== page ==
28 September 2012 ~ 0 Comments

I wish I Had Known That Winning the Battle Doesn’t Mean Winning the War

Today we’re back with another installment of the “I Wish I Had Known” series with bloggers from around the web talking about what they wish they knew about marriage back when they walked down the aisle. today we hear from Patricia Taylor of Life of a Minister Mom. 

Wife yelling at husband

I don’t know about you, but when it comes to solving problems, making plans, and organizing my home, I like the feeling of knowing that my way is the “right” way. I remember acknowledging this trait during marriage counseling, and my Pastor (who doesn’t skimp on the reality check) warned that the need to be correct in every situation wouldn’t serve a positive purpose in terms of keeping peace in a marital (or any) relationship. At the time I eagerly heeded this advice, and only seeing stars and butterflies when I lovingly gazed into my honey’s eyes made it a reasonably easy task.

Then we said “I Do”, began living this marriage out daily, and my desire to win every battle began rearing its ugly head.It started with the small things. The way I fold the laundry is faster and takes up less space than when my husband does it, so I must be right. The dishes are cleaner after I run the dishwasher because of how I’ve meticulously arranged them, and once again I prevail! Even our daughter is more comfortable after I’ve put her diaper on with perfection, but don’t worry dear, I won’t rub it in…The list goes on and on, but does any of this sound familiar?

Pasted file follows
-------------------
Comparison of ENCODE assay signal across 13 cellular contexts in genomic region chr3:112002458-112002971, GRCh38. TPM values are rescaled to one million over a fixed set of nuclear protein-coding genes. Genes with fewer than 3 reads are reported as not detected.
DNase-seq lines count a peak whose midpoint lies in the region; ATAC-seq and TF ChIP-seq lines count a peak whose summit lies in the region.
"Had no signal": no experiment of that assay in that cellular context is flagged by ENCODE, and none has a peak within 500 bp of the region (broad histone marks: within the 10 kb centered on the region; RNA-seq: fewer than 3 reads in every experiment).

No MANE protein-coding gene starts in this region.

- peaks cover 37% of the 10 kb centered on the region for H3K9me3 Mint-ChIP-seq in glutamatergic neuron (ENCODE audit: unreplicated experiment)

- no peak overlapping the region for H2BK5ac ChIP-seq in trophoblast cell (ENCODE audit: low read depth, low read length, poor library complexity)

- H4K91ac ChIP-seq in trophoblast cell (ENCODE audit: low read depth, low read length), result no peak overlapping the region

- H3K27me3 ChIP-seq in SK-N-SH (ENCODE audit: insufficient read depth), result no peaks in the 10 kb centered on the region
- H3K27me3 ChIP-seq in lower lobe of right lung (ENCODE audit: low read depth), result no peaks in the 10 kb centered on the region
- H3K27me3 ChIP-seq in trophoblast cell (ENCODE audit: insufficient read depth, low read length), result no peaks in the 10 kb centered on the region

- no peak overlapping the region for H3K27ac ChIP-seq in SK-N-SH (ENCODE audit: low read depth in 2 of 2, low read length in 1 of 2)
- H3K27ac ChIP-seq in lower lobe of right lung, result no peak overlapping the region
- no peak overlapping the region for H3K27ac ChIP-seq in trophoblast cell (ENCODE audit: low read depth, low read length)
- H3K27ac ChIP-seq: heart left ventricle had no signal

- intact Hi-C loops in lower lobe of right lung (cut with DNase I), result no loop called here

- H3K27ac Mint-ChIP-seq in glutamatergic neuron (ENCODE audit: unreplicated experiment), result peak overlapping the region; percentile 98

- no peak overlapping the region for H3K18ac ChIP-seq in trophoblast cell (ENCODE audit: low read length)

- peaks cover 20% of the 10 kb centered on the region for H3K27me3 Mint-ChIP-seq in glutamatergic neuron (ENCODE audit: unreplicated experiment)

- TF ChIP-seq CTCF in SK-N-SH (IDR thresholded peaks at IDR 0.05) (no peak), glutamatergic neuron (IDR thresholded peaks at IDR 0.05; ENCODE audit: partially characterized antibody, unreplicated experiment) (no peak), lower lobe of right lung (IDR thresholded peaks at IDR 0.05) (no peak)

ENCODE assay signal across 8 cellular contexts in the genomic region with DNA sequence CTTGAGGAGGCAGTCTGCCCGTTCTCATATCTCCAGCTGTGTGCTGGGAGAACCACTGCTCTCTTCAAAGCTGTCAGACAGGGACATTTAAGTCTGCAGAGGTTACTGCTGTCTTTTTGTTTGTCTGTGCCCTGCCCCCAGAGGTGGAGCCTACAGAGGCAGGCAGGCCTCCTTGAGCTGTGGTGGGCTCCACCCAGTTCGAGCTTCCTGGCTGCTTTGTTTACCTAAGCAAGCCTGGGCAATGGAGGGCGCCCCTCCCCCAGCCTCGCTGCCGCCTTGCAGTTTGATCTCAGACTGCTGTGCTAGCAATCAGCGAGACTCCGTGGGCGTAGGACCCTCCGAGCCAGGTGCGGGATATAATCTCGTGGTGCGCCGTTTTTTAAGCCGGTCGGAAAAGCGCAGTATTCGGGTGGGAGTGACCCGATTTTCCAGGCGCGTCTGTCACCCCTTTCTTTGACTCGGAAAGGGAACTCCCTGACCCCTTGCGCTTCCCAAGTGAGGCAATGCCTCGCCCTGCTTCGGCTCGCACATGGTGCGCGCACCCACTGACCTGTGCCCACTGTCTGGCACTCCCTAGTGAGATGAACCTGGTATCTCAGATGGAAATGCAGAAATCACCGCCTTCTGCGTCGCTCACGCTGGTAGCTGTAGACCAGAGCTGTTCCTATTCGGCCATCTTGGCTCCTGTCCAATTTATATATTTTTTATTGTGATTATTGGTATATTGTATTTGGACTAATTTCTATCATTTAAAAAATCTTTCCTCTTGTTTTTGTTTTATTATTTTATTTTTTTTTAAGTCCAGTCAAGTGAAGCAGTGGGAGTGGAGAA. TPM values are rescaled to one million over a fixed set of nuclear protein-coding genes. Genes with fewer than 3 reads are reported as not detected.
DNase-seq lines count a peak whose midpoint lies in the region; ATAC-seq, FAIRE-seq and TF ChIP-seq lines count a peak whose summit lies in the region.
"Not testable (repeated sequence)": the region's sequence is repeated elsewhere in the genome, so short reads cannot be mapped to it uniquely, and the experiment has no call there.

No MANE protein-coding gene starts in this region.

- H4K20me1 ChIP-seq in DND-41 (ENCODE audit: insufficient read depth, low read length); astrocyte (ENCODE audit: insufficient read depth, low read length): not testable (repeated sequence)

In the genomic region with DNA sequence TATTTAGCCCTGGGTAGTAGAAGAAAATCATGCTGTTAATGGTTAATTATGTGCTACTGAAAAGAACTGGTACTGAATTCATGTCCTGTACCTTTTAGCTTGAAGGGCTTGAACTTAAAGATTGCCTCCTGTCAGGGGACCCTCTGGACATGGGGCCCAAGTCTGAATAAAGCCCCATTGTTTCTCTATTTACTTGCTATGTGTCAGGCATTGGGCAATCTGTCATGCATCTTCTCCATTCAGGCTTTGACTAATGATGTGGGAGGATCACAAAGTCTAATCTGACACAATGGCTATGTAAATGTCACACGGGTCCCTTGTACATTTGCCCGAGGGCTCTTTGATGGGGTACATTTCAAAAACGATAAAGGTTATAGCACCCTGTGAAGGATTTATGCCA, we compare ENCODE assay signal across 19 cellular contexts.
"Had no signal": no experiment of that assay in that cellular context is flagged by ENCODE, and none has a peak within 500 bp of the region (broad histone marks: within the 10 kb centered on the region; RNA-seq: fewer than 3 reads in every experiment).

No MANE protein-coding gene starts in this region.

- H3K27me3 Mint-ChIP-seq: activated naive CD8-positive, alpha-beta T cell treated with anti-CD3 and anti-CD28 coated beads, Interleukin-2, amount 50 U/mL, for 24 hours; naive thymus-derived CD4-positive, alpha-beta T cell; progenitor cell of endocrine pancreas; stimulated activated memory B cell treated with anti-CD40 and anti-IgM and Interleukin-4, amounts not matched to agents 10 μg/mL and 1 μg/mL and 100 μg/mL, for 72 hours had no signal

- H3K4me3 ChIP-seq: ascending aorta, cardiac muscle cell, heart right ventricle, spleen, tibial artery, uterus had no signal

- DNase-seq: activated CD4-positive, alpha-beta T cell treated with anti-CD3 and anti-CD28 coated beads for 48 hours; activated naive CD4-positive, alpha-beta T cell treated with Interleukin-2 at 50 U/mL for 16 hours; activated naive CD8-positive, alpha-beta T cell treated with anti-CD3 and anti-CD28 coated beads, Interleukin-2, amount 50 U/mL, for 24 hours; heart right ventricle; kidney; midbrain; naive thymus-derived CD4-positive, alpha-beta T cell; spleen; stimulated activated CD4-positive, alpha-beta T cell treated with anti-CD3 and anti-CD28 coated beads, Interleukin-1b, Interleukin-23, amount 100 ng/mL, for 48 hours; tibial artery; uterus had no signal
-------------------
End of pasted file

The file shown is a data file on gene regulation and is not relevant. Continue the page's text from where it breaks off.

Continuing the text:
The problem is these minor things turn into bigger issues, and when things don’t go your way it leads to arguments and tension. Before you know it, both of your ears will be ringing with words of disappointment and frustration. You don’t listen to me. I’m not appreciated. You just don’t see how hard I’m working! It’s a painful pill to swallow, but I realized that I allowed disruption and chaos to infiltrate my marriage, all because I wanted to win.

The truth of the matter is that conceding to your spouse doesn’t signify defeat. It means that you love that person enough to let go of your pride for them. Seems reasonable to me! Think about it. Is the need to control every single solitary thing worth more than making peace and joy a priority in your home?

From personal experience I can tell you that whatever you think you’ll lose after admitting you’re wrong, is nothing compared to driving a wedge between you and the one you love. Pride truly does come before the fall, but if you’re willing to lose some more battles, and swallow a huge slice of humble pie, the war in your marriage will give way to a happy and healthy home.

Are you creating little battles in your home that may become a “war?” Today’s challenge is to find at least one area where you are determined to be “right” and practice giving up some control. 

Patricia A. Taylor is an author who shares her adventures in motherhood, and lessons in faith through a very transparent lens. As she learns to balance her role as a minister, wife and mom, her hope is that her experiences will resonate with you and provide opportunities for spiritual and relational growth. Please join her in the journey of her Life as a Minister Mom!

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